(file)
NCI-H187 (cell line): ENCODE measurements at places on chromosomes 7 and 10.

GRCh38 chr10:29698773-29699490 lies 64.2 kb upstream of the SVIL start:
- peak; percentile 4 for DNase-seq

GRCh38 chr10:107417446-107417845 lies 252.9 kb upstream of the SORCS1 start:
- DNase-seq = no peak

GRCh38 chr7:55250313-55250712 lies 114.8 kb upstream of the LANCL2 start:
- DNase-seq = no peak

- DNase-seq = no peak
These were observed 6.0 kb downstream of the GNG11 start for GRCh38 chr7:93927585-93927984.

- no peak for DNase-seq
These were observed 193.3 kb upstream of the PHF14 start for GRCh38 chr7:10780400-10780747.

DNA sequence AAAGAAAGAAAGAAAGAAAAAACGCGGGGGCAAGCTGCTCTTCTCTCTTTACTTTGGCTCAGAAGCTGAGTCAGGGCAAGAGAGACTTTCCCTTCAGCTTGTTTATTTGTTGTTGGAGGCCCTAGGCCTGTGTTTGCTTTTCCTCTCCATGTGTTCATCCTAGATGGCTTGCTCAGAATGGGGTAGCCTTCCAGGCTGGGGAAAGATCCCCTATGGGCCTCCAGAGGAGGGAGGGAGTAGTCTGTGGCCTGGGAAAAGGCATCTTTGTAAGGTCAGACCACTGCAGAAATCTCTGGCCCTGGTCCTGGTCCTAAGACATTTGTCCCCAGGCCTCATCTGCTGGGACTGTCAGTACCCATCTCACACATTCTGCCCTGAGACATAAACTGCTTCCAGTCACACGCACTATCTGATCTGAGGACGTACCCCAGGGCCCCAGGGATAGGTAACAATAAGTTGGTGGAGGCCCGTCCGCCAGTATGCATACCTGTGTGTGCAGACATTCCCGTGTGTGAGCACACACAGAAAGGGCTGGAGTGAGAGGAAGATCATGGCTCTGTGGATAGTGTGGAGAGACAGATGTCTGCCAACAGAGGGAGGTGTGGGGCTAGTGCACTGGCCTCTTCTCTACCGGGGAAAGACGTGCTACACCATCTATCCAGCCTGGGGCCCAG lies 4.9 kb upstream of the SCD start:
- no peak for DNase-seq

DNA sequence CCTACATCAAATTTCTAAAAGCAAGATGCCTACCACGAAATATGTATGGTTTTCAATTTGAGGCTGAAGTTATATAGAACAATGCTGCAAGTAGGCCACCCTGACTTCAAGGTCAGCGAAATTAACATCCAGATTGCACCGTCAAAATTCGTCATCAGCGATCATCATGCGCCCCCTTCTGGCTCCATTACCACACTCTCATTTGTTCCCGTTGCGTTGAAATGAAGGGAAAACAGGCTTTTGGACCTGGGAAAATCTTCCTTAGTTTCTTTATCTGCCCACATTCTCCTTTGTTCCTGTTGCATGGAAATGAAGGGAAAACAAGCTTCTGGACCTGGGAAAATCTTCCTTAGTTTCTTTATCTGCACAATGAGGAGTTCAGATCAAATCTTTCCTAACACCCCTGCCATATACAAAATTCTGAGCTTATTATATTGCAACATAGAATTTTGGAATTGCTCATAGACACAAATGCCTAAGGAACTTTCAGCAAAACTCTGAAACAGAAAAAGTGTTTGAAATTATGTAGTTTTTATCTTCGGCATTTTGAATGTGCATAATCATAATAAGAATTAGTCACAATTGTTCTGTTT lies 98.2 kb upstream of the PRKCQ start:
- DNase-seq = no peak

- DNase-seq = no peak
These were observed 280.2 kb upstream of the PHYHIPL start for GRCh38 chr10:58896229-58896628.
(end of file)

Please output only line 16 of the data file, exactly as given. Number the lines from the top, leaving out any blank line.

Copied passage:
- DNase-seq = no peak